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5 Ways to Run Spring Boot Apps

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5 Ways to Run Spring Boot Apps

Look for different ways to run your Spring Boot application? Check out this post to learn more about the different ways you can use Spring Boot.

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In this article, we will discuss different ways of running Spring Boot applications:

1. Running from an IDE
2. Running as a Packaged Application
3. Using the Maven Plugin
4. Using External Tomcat
5. Using the Gradle Plugin

Check out spring boot beginners to expert tutorial at Spring Boot Tutorial

1. Running From an IDE

You can run a Spring Boot application from your IDE as a simple Java application (Application.java or Main class).
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2. Running as a Packaged Application

If you use the Spring Boot Maven or Gradle plugins to create an executable jar, you can run your application using java -jar. For example, you need to change directory to the current project directory and run following command in cmd.

$ java -jar target/myapplication-0.0.1-SNAPSHOT.jar

It is also possible to run a packaged application with remote debugging support enabled. Doing so lets you attach a debugger to your packaged application, as shown in the following example:

$ java -Xdebug -Xrunjdwp:server=y,transport=dt_socket,address=8000,suspend=n \
       -jar target/myapplication-0.0.1-SNAPSHOT.jar

3. Using the Maven Plugin

The Spring Boot Maven plugin includes a run goal that can be used to quickly compile and run your application. Applications run in an exploded form, as they do in your IDE. The following example shows a typical Maven command to run a Spring Boot application:

$ mvn spring-boot:run

We can also use the MAVEN_OPTS operating system environment variable, as shown in the following example:

$ export MAVEN_OPTS=-Xmx1024m

4. Using External Tomcat

We can also deploy a Spring Boot web application WAR file to the external Tomcat servlet container. There are three steps we can follow to create a war file and deploy in the external Tomcat servlet container.

Step 1: Change the Packaging Type


Step 2. Add Spring-Boot-Starter-Tomcat as the Provided Scope


Step 3: Spring Boot Application or Main Class Extends the SpringBootServletInitializer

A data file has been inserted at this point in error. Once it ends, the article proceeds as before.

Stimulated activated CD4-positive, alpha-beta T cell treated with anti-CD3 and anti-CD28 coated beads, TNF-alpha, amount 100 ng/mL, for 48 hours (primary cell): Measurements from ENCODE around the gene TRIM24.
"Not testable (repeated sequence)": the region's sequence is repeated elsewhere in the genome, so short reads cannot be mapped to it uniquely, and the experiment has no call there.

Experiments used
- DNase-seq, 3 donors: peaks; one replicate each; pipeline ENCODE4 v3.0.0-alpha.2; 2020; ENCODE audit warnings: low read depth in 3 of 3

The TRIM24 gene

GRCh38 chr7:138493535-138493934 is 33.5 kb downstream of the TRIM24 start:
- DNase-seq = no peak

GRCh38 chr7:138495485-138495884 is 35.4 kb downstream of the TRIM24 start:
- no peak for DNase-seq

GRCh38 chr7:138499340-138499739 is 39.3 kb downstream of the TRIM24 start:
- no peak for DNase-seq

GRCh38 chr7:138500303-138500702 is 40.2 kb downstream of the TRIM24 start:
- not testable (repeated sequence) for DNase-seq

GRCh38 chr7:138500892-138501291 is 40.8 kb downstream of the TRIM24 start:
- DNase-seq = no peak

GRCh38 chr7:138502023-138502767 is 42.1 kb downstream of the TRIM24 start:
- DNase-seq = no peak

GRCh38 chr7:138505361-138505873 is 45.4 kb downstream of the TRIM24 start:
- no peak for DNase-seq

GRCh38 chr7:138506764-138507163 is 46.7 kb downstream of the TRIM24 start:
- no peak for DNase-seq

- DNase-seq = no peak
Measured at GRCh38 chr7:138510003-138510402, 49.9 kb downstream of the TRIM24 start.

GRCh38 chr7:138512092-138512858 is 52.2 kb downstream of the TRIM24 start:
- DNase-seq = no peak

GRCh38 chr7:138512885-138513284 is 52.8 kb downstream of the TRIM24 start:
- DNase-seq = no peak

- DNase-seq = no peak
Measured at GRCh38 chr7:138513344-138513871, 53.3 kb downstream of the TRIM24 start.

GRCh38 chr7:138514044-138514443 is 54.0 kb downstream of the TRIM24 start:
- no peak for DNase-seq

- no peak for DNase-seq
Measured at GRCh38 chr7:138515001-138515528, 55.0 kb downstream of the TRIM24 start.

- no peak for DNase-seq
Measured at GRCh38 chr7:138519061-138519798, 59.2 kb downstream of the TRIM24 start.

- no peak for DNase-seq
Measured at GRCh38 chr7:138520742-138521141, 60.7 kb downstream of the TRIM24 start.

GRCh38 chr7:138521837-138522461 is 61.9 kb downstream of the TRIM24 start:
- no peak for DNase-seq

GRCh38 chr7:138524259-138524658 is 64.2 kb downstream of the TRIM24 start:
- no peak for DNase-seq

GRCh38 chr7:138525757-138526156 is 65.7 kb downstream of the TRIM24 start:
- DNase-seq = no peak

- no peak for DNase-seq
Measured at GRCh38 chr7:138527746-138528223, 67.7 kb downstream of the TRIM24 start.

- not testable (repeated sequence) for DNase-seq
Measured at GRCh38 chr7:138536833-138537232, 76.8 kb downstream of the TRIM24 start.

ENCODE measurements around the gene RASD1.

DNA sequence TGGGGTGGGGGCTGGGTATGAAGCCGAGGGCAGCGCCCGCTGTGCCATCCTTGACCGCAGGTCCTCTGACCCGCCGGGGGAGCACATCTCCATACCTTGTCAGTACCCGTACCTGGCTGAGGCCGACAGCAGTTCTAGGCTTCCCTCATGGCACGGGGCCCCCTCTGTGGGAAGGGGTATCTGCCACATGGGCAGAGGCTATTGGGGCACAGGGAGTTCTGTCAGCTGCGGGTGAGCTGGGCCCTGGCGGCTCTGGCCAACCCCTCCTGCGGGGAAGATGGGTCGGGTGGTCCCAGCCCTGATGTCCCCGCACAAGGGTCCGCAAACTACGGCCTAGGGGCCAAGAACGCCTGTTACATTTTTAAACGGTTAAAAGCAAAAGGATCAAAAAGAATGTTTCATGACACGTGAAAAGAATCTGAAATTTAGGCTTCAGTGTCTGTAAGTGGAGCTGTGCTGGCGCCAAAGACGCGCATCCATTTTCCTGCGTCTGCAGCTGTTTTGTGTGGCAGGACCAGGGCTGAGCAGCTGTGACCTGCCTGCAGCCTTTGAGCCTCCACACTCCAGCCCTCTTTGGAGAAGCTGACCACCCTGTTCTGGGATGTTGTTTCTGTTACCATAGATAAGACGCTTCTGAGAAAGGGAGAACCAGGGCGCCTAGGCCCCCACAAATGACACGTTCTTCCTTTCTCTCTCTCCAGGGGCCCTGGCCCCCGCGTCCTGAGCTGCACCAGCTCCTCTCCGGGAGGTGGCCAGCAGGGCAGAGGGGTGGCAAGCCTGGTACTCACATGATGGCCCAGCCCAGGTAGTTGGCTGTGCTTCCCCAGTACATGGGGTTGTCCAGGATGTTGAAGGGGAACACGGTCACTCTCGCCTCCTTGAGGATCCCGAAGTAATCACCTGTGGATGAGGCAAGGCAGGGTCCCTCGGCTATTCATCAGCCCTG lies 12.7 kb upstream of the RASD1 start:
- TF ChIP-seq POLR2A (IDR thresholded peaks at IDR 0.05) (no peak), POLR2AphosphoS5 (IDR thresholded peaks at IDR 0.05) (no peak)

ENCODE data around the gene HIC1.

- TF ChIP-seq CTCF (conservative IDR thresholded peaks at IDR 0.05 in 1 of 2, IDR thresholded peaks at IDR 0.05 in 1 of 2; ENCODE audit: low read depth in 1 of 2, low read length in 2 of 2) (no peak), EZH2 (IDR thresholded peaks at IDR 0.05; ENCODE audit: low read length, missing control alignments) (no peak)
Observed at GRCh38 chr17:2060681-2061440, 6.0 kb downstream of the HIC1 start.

import org.springframework.boot.SpringApplication;
import org.springframework.boot.autoconfigure.SpringBootApplication;
import org.springframework.boot.builder.SpringApplicationBuilder;
import org.springframework.boot.web.servlet.support.SpringBootServletInitializer;

public class Application extends SpringBootServletInitializer{

    protected SpringApplicationBuilder configure(SpringApplicationBuilder application) {
        return application.sources(Application.class);

    public static void main(String[] args) {
         SpringApplication.run(Application.class, args);

You can learn more about how to deploy a Spring Boot WAR file to the external Tomcat server with this step-by-step example.

5. Using the Gradle Plugin

The Spring Boot Gradle plugin also includes abootRun task that can be used to run your application in an exploded form. The bootRun task is added whenever you apply the  org.springframework.boot and Java plugins, as shown in the following example:

$ gradle bootRun

You might also want to use the JAVA_OPTS operating system environment variable, as shown in the following example:

$ export JAVA_OPTS=-Xmx1024m

You may also interested in this post: Installing Spring Boot With Build Tools Maven and Gradle! Happy coding!

Further Learning:

>> Spring Boot 2 Hibernate 5 MySQL CRUD REST API Tutorial
>> Spring Boot 2 JPA MySQL CRUD Example
>> Spring Boot 2 Hello World Application
>> Spring Boot 2 CRUD REST APIs Validation Example
>> Spring Data JPA Auditing with Spring Boot 2 and MySQL Example
>> Spring Boot 2 Exception Handling for REST APIs
>> Spring Boot 2 Logging SLF4j Logback and LOG4j2 Example
>> Spring Boot 2 + Jersey REST + JPA + Hibernate 5 CRUD REST APIs Example
>> Spring Boot 2 - Scheduling Tasks
>> Spring Boot 2 RESTful API Documentation with Swagger 2 Tutorial
>> Spring Boot 2 - File Upload and Download Rest API Tutorial 

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